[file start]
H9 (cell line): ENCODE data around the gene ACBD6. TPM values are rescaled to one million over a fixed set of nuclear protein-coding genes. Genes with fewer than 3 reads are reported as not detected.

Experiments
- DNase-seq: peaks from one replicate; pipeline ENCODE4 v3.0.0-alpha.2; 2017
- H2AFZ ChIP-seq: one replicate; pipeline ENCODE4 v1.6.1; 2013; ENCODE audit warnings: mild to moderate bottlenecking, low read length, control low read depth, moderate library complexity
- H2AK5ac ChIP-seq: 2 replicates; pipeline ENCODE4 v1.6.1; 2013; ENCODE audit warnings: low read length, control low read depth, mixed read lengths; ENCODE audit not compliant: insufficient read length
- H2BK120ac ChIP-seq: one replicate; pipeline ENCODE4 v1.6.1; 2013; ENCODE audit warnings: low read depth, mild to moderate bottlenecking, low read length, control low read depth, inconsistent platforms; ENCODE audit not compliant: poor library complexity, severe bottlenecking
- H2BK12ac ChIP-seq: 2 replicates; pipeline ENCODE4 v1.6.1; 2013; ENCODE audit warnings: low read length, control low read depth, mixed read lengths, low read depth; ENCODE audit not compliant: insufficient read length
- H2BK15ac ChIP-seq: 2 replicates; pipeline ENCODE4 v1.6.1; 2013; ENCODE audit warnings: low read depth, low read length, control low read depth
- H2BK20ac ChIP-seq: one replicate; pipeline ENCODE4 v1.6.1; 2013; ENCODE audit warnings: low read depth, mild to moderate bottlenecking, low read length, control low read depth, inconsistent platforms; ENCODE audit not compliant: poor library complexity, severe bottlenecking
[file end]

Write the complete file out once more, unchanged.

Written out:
H9 (cell line): ENCODE data around the gene ACBD6. TPM values are rescaled to one million over a fixed set of nuclear protein-coding genes. Genes with fewer than 3 reads are reported as not detected.

Experiments
- DNase-seq: peaks from one replicate; pipeline ENCODE4 v3.0.0-alpha.2; 2017
- H2AFZ ChIP-seq: one replicate; pipeline ENCODE4 v1.6.1; 2013; ENCODE audit warnings: mild to moderate bottlenecking, low read length, control low read depth, moderate library complexity
- H2AK5ac ChIP-seq: 2 replicates; pipeline ENCODE4 v1.6.1; 2013; ENCODE audit warnings: low read length, control low read depth, mixed read lengths; ENCODE audit not compliant: insufficient read length
- H2BK120ac ChIP-seq: one replicate; pipeline ENCODE4 v1.6.1; 2013; ENCODE audit warnings: low read depth, mild to moderate bottlenecking, low read length, control low read depth, inconsistent platforms; ENCODE audit not compliant: poor library complexity, severe bottlenecking
- H2BK12ac ChIP-seq: 2 replicates; pipeline ENCODE4 v1.6.1; 2013; ENCODE audit warnings: low read length, control low read depth, mixed read lengths, low read depth; ENCODE audit not compliant: insufficient read length
- H2BK15ac ChIP-seq: 2 replicates; pipeline ENCODE4 v1.6.1; 2013; ENCODE audit warnings: low read depth, low read length, control low read depth
- H2BK20ac ChIP-seq: one replicate; pipeline ENCODE4 v1.6.1; 2013; ENCODE audit warnings: low read depth, mild to moderate bottlenecking, low read length, control low read depth, inconsistent platforms; ENCODE audit not compliant: poor library complexity, severe bottlenecking